DansGuardian is an award winning web content filtering proxy for Linux, FreeBSD, OpenBSD, NetBSD, Mac OS X, HP-UX, and Solaris that uses Squid to do all the fetching. It filters using multiple methods. These methods include URL and domain filtering, content phrase filtering, PICS filtering, MIME filtering, file extension filtering, POST limiting. The content phrase filtering will check for pages that contain profanities and phrases often associated with pornography and other undesirable content. The POST filtering allows you to block or limit web upload. The URL and domain filtering is able to handle huge lists and is significantly faster than squidGuard. The filtering has configurable domain, user and source ip exception lists. SSL Tunneling is supported. The configurable logging produces a log in an easy to read format which has the option to only log the text-based pages, thus significantly reducing redundant information such as every image on a page. Pretty much all parts of DansGuardian are configurable thus giving the end administrator user total control over what is filtered and not some third-party company.
DansGuardian 2 is:
Version 2.10 is the first new "stable" release since August 2005, and includes a host of changes from the 2.8 series. Here are the highlights:
Version 22.214.171.124 is a bugfix release that makes the following additional changes:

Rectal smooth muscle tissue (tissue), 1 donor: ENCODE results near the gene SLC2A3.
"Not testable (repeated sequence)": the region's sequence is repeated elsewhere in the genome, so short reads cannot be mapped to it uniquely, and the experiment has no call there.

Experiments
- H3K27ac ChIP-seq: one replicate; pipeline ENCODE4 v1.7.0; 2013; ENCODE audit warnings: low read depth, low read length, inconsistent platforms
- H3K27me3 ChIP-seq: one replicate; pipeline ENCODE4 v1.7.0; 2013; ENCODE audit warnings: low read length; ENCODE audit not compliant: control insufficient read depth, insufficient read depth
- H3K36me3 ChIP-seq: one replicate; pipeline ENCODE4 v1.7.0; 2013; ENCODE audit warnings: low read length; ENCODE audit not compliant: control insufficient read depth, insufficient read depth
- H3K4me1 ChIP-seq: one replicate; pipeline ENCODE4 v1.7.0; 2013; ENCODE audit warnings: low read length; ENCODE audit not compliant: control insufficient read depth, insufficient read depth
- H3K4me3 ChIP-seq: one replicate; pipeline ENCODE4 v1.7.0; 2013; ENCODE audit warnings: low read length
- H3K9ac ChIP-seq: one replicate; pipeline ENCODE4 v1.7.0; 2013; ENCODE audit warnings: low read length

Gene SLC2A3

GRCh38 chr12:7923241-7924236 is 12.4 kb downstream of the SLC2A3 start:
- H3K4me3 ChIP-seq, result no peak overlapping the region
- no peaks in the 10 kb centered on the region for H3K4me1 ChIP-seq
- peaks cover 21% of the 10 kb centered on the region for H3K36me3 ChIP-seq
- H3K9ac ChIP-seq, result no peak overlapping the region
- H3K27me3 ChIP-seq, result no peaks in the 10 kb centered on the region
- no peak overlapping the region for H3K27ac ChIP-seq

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Can't find what you're looking for? Try a search:
Also, if you have an older Mac, be sure to check out the "Classic" applications page for more options.
Finally, take a look at ALEMIA if you think you know that name of an application, but aren't quite sure.
Mac OS X has a huge amount of TCP/IP-based server software built into it that I don't specifically cover here. Your "Sharing" Preference Pane allows you to enable and disable these services with a click of the mouse. The software running behind the scenes to provide many of these services is generally of the open source variety. The standard release of Mac OS X includes, among many others:
Of course, Mac OS X Server includes many more, in addition to offering more recent versions of many of the above servers.
Graham Orndorff has written a superb collection of articles on setting up email servers and secure email clients on Mac OS X.
These are applications that are newer and of potential interest, but which I haven't yet selected for permanent inclusion. Have a look, and let me know if you think they deserve to be part of the permanent collection!